Pancreatic Cancer (cont.)
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Pancreatic Cancer Other Therapy
Radiation therapy is treatment that uses high-energy X-rays aimed at the cancer to kill cancer cells or to keep them from growing. For pancreatic cancer cases, radiation therapy is usually given in conjunction with chemotherapy.
The goals of radiation therapy are as follows:
Typically, radiation treatments are given 5 days a week, for up to 6 weeks. Each treatment lasts only a few minutes and is completely painless; it is similar to having an X-ray film taken. However, some patients may experience nauseam diarrhea, heartburn, and related problems during the last few weeks of therapy or for several months following completion of treatment. Today, medications control those symptoms far better than they used to do.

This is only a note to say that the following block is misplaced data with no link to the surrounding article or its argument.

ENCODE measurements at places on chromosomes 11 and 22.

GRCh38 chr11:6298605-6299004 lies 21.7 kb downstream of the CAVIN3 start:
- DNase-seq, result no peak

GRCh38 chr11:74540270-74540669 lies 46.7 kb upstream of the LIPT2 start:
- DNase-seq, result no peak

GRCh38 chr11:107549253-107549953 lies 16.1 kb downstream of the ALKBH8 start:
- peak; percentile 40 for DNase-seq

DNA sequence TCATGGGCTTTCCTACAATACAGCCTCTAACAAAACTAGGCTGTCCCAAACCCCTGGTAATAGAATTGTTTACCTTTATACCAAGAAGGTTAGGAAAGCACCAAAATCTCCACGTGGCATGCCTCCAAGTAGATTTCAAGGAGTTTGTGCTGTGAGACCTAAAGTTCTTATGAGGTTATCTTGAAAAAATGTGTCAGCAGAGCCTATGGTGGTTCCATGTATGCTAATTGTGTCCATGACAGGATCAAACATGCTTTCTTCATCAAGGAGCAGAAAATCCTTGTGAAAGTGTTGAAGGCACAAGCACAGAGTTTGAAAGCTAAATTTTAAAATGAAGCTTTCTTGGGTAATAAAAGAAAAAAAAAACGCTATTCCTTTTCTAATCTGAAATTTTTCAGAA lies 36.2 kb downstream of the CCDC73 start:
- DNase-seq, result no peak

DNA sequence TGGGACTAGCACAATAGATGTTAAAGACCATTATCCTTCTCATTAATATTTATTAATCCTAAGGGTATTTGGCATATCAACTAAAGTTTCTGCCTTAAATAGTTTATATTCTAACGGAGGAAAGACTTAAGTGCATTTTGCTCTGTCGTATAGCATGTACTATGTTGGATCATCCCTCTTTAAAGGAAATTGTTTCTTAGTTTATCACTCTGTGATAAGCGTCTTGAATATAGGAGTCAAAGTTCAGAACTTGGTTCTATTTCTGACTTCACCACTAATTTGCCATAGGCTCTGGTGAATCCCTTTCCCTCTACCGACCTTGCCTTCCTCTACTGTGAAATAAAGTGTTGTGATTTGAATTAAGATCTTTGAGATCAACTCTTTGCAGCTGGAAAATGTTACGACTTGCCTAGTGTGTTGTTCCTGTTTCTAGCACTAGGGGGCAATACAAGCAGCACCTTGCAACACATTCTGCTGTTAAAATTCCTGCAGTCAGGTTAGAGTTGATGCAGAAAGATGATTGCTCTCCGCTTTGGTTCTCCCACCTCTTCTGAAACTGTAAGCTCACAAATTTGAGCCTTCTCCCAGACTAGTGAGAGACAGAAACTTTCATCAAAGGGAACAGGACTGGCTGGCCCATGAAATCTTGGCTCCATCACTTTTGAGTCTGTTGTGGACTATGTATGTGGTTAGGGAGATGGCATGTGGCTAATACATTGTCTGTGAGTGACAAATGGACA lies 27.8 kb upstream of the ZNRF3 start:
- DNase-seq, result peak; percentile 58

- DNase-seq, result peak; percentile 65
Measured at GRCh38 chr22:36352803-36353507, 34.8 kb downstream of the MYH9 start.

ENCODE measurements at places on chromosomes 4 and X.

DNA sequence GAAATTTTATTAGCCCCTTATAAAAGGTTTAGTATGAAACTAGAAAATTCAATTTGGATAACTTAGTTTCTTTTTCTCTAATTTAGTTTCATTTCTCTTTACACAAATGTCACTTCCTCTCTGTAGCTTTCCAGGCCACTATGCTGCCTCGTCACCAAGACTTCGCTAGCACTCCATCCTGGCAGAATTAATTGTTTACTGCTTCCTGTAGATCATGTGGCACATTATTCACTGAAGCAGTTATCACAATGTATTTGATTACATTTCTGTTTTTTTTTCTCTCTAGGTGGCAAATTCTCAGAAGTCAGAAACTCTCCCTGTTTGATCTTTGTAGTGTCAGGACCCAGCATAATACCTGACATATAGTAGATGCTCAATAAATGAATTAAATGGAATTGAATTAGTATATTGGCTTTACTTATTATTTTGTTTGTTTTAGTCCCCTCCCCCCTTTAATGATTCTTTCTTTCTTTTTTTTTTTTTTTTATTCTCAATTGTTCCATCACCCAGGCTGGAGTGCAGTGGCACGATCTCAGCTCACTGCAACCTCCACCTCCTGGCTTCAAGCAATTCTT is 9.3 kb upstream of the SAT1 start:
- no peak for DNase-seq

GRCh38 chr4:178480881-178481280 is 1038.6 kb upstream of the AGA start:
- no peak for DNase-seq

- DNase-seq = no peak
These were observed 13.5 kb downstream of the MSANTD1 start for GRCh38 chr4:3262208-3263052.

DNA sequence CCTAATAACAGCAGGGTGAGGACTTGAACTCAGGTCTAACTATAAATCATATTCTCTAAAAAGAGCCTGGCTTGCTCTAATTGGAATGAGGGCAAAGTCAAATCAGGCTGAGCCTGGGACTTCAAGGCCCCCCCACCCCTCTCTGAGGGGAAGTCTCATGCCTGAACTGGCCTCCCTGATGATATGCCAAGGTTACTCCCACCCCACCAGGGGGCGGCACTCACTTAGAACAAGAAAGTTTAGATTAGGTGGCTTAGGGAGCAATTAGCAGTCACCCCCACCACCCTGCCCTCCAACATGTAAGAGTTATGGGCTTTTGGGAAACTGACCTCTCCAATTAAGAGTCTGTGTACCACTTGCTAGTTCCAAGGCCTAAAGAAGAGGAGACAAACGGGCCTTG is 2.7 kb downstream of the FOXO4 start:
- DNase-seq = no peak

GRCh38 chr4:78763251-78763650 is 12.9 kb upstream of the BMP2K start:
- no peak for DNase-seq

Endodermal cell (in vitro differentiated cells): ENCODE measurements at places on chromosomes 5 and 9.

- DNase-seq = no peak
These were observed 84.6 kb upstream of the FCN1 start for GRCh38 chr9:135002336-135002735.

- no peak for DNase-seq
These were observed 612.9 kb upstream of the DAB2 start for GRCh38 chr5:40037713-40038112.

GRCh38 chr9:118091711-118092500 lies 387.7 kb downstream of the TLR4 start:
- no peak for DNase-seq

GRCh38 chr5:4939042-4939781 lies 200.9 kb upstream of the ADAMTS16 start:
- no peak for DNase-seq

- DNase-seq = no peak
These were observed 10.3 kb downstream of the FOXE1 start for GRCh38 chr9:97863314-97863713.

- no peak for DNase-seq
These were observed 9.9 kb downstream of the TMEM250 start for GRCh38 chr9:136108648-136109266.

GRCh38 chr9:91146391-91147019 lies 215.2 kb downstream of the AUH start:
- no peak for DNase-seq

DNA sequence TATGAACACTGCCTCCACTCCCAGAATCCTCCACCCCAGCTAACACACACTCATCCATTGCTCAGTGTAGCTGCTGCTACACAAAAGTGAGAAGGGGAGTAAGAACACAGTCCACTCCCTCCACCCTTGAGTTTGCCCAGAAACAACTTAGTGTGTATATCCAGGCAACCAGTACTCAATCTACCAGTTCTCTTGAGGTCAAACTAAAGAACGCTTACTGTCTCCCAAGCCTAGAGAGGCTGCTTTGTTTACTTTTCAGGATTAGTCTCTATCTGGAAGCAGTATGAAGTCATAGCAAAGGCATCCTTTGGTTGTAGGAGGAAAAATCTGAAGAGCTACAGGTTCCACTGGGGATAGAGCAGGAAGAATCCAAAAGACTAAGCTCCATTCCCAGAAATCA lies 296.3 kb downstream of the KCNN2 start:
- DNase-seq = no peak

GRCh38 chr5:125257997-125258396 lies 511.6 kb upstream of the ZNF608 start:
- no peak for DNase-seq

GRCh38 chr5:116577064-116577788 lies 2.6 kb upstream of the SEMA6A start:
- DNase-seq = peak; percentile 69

The main side effects of radiation therapy include mild skin irritation, loss of appetite, nausea, diarrhea, or fatigue. These side effects usually resolve soon after treatment is complete (within 1 to 2 months).
Pancreatic cancer may cause symptoms that cannot always be relieved by surgery, chemotherapy, or radiation therapy. These symptoms include the following:
Therapies aimed at relieving the symptoms of pancreatic cancer, but not at treating the cancer itself, include the following:
Medically Reviewed by a Doctor on 4/2/2015
Timothy Kuo, MD
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